The transition metal catalyst is conveniently added to the waste stream by any convenient manner, such as a solid, solution or slurry.
The invention is further illustrated by, but not limited to, the following examples, where all percentages are by weight unless otherwise indicated.
Example illustrates the use of a manganese transition metal catalyst in the present invention with and without formaldehyde. A waste stream from a glyphosate process was obtained which contained by HPLC analysis 2.9% N-phosphonomethylglycine (GLY), 6.3% N-methyl-N-phosphonomethylglycine (NMG), 2.1% N-phosphonomethyliminodiacetic acid (GI) and 0.2% N-formylphosphonomethylglycine (NFG) and other minor impurities in water. The waste stream (66.5 g) was diluted with water (66.5 g) and neutralized with 17 g of 50 wt. % sodium hydroxide solution to pH 7.5. A series of runs was made wherein the amount of MnCl2 4H2 O (in 5 ml H2 O) and the amount of formalin was varied. The mixture of reactants was placed in a 300 ml stainless steel autoclave. The sealed autoclave was pressurized to 50 psig (343 kPa) with nitrogen and heated to 1120° C. with stirring (17 Hz). Upon attaining a temperature of 120° C., oxygen was sparged through the reaction mixture at a rate of 40 ml/min, while simultaneously venting the autoclave offgases to maintain a pressure of 50 psig (343 kPa). At the indicated reaction time, the oxygen flow was discontinued and the contents of the autoclave were allowed to cool to about 25° C. The percent destruction of the key components in the waste stream was determined by HPLC and are shown in Table 1 below.
The results summarized in Table I indicate that the manganese catalyzed treatment is effective in the destruction of GLY, NMG and GI. The presence of formalin increase the destruction of GLY in approximately equivalent reaction times (see examples 3 and 4).
TABLE I______________________________________Manganese-Catalyzed Treatment ReactionRun MnCl2.4H2 O Formalin Time % DestructionNo. (g) (g) (min) GLY NMG GI______________________________________1 0.42 0.0 1080 88.9 97.7 1002 0.05 0.0 250 67.0 96.0 1003 0.05 0.0 245 75.0 98.0 1004 0.14 12.5 240 99.2 98.3 98.35 0.05 12.5 246 99.2 97.7 97.5______________________________________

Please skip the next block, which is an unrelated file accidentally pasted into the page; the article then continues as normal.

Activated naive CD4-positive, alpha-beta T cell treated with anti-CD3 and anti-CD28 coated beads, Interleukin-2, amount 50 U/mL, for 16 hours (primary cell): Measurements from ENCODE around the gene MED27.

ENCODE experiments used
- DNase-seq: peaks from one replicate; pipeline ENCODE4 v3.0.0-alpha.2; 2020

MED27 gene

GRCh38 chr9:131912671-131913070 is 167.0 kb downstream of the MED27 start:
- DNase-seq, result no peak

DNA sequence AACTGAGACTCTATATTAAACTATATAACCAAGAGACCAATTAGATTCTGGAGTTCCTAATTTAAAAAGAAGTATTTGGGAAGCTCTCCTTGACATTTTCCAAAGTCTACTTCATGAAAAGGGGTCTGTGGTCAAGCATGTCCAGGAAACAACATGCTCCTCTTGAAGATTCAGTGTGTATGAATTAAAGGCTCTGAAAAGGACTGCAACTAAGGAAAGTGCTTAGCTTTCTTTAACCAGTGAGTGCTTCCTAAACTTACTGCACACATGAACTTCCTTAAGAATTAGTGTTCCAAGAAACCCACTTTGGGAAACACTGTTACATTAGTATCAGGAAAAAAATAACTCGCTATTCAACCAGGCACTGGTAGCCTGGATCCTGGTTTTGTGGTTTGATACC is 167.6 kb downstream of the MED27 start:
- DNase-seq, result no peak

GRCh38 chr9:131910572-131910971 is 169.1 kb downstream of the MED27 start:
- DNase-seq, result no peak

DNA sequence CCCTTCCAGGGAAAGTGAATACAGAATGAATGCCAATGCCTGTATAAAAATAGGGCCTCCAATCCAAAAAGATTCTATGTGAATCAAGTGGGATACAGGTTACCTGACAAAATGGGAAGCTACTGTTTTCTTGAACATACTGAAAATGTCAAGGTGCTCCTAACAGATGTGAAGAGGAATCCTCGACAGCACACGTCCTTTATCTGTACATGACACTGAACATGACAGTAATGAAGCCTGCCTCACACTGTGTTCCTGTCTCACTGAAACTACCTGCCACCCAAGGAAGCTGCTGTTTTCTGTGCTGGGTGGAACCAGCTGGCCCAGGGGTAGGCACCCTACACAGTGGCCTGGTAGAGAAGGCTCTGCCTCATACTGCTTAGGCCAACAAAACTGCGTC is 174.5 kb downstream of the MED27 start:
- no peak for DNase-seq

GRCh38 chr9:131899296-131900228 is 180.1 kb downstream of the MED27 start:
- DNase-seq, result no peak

Example 2 illustrates the use of a manganese transition metal catalyst in the present invention with and without formaldehyde. A waste stream from a glyphosate process was obtained which contained by HPLC analysis 1.7% GLY 3.2% NMG, 1.0% GI, 0.1% NFG and other minor impurities. The waste stream (125g) was neutralized with 17 g of 50% aqueous sodium hydroxide to a pH of 7.5. A series of runs was made wherein the amount of MnCl2.4H2 O (in 5 ml water) and the amount of formalin was varied. The mixture was placed in a 300 ml stainless steel autoclave. The autoclave was sealed and pressurized to 50 psig (343 kPa) with nitrogen and heated to 120° C. with stirring (17 Hz). A series of runs was made wherein the amount of MnCl2 4H2) (in 5 ml water) and the amount of formalin was varied. When the desired temperature was reached, the reaction mixture was sparged with oxygen gas at a rate of 40 ml/min. The autoclave offgases were vented while maintaining an autoclave pressure of 50 psig (343 kPa). At the indicated reaction time, the oxygen flow was discontinued and the contents of the autoclave allowed to cool to ambient temperature (about 25° C.). The percent destruction of the components in the waste stream were determined by HPLC and are shown in Table II below.